Our insights team at LARI particularly likes their publicly accessible product roadmap. It allows anyone to see what’s in their development timeline for the year ahead, and provides virtual collaboration options for visitors to submit feature requests. We applaud this approach for a few reasons:

  • Engaging heavily with clients in product development is the surest path to a winning product
  • Transparency ranks highly on the list of what Canadian clients value from a financial services provider
  • Collecting client feedback during ALL cycles of product development will hands-down result in better products than a gated approach with “windows” for feedback and refinement

 

Bitcoin, Ethereum, Litecoin… today’s sophisticated investors are increasingly asking about these digital asset alternatives to traditional wealth holdings. So it’s not surprising to see an investment pairing of minds and equity in the form of Mogo’s strategic investment in Coinsquare. 

Through the deal, Mogo acquires nearly 20% of Toronto-based Coinsquare, digital asset trading platform. The deal includes an option to expand to 40%. This deal expands an existing relationship – Coinsquare is the trading platform today for MogoCrypto, which allows Mogo members to buy and sell bitcoin. The current investment by Mogo brings their digital wallet capabilities closer to the digital trading platform operated by Coinsquare.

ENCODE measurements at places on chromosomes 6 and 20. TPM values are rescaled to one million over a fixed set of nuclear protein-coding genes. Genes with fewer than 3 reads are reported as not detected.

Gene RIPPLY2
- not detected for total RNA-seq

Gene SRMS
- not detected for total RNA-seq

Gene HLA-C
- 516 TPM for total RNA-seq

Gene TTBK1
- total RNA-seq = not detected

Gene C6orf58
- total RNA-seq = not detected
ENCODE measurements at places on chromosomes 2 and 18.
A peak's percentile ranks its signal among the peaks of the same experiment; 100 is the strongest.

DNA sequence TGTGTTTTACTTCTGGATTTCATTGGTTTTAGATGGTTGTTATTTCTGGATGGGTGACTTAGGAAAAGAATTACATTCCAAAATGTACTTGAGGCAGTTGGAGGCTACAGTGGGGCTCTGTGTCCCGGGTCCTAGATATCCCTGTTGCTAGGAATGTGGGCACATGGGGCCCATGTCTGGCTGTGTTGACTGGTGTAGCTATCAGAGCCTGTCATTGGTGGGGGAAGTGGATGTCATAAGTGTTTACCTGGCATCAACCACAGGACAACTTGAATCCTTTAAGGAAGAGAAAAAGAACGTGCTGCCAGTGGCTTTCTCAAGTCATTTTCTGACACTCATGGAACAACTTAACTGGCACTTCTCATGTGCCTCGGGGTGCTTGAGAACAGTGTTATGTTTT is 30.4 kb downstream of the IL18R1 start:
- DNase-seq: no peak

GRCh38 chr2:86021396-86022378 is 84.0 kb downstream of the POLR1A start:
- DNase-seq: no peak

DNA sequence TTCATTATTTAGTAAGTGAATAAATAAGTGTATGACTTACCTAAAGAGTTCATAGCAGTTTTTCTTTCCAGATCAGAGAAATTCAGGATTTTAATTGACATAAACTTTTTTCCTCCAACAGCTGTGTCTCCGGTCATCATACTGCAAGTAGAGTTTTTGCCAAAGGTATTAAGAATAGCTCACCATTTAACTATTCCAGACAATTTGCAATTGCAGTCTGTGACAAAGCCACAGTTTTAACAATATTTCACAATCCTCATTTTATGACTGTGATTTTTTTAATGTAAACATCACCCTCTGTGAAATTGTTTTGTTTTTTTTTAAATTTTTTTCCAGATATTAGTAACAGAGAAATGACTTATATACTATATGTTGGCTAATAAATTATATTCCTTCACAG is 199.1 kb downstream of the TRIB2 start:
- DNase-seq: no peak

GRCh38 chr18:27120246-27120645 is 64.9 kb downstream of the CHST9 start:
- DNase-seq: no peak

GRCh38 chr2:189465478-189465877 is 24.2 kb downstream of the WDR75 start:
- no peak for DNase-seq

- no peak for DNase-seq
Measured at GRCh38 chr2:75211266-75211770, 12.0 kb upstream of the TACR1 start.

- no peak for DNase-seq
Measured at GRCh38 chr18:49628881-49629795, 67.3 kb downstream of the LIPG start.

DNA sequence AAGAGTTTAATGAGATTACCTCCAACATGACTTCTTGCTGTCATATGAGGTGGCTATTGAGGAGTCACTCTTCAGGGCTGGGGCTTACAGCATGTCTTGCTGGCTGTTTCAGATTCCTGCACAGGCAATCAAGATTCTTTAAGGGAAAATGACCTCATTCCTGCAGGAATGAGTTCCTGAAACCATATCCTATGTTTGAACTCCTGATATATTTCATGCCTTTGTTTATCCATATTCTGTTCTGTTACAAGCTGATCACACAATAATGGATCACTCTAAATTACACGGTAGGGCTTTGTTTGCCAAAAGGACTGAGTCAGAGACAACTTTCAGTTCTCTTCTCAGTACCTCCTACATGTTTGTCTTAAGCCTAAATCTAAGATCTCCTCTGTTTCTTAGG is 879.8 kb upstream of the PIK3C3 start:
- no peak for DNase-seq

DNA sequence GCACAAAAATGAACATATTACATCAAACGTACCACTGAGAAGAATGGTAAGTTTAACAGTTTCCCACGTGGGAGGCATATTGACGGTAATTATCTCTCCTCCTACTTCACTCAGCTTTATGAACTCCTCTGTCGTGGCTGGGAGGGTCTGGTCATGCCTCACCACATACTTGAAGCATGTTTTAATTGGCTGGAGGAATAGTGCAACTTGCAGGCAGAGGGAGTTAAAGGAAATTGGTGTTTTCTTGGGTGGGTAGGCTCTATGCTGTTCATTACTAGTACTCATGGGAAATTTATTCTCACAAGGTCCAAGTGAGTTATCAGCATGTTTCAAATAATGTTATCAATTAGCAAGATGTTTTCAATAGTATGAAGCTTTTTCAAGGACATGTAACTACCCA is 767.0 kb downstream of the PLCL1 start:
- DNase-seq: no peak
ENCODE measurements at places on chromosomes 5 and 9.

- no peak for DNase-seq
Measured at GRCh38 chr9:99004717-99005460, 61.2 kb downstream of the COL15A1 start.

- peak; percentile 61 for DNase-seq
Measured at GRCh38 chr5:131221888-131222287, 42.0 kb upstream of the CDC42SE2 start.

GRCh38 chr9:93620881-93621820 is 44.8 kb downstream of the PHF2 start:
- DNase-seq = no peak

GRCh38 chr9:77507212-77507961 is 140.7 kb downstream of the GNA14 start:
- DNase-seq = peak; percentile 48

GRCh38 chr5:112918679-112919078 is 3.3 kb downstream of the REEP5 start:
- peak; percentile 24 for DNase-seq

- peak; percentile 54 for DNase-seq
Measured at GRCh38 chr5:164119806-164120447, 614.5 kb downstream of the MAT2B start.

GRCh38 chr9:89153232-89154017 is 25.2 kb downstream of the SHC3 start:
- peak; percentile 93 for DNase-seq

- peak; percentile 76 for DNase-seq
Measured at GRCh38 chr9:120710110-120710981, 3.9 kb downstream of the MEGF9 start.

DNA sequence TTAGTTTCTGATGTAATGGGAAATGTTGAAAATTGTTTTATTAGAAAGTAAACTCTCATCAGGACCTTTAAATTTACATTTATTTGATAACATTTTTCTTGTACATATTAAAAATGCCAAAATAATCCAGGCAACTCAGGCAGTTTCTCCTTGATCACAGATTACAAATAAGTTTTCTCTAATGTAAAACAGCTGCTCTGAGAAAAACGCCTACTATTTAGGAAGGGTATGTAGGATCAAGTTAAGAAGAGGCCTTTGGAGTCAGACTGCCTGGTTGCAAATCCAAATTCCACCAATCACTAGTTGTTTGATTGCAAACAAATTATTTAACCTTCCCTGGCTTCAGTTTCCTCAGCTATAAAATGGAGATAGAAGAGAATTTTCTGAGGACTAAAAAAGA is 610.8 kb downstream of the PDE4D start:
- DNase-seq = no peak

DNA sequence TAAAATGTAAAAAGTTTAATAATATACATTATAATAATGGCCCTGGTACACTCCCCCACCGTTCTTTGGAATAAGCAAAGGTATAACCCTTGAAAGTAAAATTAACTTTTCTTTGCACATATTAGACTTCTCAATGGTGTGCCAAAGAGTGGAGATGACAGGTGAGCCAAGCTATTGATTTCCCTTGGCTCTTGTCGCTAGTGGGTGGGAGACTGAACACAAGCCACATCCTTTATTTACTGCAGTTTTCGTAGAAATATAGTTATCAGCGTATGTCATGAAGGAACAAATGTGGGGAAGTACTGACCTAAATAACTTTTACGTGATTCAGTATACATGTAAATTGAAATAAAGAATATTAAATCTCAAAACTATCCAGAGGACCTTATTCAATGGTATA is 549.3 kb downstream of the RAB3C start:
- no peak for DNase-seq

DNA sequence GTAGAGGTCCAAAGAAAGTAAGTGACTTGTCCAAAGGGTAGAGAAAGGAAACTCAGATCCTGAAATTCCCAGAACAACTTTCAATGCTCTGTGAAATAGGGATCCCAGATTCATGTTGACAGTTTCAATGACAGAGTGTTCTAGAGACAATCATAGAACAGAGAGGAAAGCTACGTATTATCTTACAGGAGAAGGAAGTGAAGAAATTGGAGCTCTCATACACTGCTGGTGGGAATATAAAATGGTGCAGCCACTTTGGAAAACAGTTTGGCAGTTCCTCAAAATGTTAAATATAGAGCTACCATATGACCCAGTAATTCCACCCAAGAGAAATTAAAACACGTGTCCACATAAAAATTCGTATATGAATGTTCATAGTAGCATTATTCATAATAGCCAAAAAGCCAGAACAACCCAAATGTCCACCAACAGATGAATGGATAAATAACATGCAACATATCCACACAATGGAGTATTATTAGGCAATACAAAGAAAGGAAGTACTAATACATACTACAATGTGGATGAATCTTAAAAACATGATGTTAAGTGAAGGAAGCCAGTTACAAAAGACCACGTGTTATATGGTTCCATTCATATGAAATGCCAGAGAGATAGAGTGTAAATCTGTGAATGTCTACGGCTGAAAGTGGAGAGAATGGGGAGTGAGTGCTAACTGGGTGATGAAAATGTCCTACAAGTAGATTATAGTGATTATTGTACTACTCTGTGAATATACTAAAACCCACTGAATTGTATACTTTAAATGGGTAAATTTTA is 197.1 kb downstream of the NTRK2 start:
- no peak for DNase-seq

While bigger industry players may be inclined to write off digital asset alternatives as a niche market (Coinsquare saw trading volume of $525 million in Jan, 2021), it’s undoubtedly a growing need. Speaking of the investment in Coinsquare, Greg Feller, President of Mogo, said: “This major strategic transaction with Coinsquare gives us a significant stake in a highly valuable platform in one of the most exciting and fastest growing sectors of fintech. We believe there are significant opportunities to drive value for both Mogo and Coinsquare by bringing together Mogo’s leading digital wallet capabilities and Coinsquare’s leading digital trading platform.”

Mogo is undoubtedly an exciting Canadian FinTech to watch. With over one million members it’s user base growth is impressive. Through the Mogo app, consumers can access a digital spending account with Mogo Visa* Platinum Prepaid Card featuring automatic carbon offsetting, easily buy and sell bitcoin, and get free monthly credit score monitoring, ID fraud protection, and personal loans.

How will Canada’s big banks and brokerages address the new variety of digital assets some investors are looking for? Will they too pair up with FinTech players through strategic investments? Will they build-in house or license from a third party? From an experience perspective, what would happen today if I walked into a branch and asked to invest in Ethereum?